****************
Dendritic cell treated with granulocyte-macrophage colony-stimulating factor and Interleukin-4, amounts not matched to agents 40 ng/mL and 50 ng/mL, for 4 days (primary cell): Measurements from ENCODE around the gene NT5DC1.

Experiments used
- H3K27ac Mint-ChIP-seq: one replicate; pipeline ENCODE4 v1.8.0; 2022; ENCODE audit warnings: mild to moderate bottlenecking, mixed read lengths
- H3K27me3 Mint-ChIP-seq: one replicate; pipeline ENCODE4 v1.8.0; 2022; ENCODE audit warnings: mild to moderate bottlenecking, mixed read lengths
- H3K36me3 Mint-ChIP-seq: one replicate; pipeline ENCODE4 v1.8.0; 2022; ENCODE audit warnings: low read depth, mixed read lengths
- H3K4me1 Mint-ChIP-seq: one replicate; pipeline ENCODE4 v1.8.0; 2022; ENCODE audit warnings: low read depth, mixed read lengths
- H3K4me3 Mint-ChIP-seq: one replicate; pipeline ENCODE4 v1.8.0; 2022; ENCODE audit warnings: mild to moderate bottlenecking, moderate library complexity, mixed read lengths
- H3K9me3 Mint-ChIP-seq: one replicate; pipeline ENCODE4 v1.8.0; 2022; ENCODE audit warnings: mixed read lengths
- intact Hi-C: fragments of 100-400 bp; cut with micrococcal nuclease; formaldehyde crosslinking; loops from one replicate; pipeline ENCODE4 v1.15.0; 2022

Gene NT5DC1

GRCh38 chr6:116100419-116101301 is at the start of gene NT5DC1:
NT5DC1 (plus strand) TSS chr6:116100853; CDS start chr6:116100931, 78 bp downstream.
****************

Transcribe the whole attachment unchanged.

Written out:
Dendritic cell treated with granulocyte-macrophage colony-stimulating factor and Interleukin-4, amounts not matched to agents 40 ng/mL and 50 ng/mL, for 4 days (primary cell): Measurements from ENCODE around the gene NT5DC1.

Experiments used
- H3K27ac Mint-ChIP-seq: one replicate; pipeline ENCODE4 v1.8.0; 2022; ENCODE audit warnings: mild to moderate bottlenecking, mixed read lengths
- H3K27me3 Mint-ChIP-seq: one replicate; pipeline ENCODE4 v1.8.0; 2022; ENCODE audit warnings: mild to moderate bottlenecking, mixed read lengths
- H3K36me3 Mint-ChIP-seq: one replicate; pipeline ENCODE4 v1.8.0; 2022; ENCODE audit warnings: low read depth, mixed read lengths
- H3K4me1 Mint-ChIP-seq: one replicate; pipeline ENCODE4 v1.8.0; 2022; ENCODE audit warnings: low read depth, mixed read lengths
- H3K4me3 Mint-ChIP-seq: one replicate; pipeline ENCODE4 v1.8.0; 2022; ENCODE audit warnings: mild to moderate bottlenecking, moderate library complexity, mixed read lengths
- H3K9me3 Mint-ChIP-seq: one replicate; pipeline ENCODE4 v1.8.0; 2022; ENCODE audit warnings: mixed read lengths
- intact Hi-C: fragments of 100-400 bp; cut with micrococcal nuclease; formaldehyde crosslinking; loops from one replicate; pipeline ENCODE4 v1.15.0; 2022

Gene NT5DC1

GRCh38 chr6:116100419-116101301 is at the start of gene NT5DC1:
NT5DC1 (plus strand) TSS chr6:116100853; CDS start chr6:116100931, 78 bp downstream.